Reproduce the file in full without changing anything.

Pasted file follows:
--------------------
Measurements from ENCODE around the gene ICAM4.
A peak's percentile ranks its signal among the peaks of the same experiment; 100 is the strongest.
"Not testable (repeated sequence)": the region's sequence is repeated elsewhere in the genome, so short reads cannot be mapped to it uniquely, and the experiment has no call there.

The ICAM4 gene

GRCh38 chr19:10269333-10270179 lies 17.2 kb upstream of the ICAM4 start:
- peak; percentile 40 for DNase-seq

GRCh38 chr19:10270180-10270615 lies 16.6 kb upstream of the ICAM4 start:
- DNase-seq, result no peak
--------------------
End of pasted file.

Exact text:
Measurements from ENCODE around the gene ICAM4.
A peak's percentile ranks its signal among the peaks of the same experiment; 100 is the strongest.
"Not testable (repeated sequence)": the region's sequence is repeated elsewhere in the genome, so short reads cannot be mapped to it uniquely, and the experiment has no call there.

The ICAM4 gene

GRCh38 chr19:10269333-10270179 lies 17.2 kb upstream of the ICAM4 start:
- peak; percentile 40 for DNase-seq

GRCh38 chr19:10270180-10270615 lies 16.6 kb upstream of the ICAM4 start:
- DNase-seq, result no peak